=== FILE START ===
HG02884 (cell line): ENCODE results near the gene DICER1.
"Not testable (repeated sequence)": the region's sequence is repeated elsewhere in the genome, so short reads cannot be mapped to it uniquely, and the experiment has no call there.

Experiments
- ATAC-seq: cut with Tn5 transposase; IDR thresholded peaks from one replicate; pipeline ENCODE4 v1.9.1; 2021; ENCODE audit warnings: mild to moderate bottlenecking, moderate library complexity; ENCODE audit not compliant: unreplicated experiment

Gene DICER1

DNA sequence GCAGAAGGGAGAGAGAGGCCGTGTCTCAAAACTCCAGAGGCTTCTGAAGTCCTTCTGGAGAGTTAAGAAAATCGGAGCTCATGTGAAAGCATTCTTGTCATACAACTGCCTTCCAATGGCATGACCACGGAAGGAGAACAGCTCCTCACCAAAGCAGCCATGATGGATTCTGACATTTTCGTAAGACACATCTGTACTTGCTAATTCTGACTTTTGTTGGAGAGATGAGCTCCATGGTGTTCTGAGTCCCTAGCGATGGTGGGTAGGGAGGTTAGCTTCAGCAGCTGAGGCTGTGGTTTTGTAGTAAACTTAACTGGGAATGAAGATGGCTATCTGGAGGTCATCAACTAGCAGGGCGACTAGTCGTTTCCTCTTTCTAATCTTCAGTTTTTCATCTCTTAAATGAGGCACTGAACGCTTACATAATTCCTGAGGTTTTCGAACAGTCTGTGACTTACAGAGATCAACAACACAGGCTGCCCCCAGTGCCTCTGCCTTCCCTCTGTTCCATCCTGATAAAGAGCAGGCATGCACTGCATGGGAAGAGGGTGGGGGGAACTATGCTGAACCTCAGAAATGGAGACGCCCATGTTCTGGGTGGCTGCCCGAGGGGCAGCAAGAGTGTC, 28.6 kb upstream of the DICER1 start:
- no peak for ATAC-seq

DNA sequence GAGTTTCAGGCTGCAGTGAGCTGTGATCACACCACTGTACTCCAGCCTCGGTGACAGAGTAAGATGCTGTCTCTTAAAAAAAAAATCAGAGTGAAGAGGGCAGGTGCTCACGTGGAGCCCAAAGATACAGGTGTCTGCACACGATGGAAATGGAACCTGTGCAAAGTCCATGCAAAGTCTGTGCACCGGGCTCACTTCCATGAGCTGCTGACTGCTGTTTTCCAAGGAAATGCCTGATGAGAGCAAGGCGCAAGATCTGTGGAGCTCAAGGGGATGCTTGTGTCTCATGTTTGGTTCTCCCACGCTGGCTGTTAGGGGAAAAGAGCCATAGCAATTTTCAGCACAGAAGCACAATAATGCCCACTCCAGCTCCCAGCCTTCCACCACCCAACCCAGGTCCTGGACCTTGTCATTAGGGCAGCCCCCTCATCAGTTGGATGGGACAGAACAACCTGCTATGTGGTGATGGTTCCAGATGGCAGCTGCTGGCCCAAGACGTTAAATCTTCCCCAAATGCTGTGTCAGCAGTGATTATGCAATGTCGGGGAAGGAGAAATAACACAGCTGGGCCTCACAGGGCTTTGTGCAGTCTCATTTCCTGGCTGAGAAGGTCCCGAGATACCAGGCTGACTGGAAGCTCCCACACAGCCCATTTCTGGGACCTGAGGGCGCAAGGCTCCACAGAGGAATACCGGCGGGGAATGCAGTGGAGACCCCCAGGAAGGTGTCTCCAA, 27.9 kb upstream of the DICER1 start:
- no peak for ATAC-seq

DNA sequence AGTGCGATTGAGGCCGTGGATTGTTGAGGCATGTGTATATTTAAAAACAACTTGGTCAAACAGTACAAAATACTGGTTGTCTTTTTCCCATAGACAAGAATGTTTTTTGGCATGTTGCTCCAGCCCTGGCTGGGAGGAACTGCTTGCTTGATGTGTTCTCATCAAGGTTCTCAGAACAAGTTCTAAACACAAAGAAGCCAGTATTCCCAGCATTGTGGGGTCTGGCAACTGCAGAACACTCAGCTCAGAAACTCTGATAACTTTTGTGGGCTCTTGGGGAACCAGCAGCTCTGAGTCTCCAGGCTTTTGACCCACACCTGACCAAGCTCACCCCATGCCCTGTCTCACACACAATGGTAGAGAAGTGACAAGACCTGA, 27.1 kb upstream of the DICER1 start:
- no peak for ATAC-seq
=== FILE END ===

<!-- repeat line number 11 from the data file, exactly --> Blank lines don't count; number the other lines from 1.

- no peak for ATAC-seq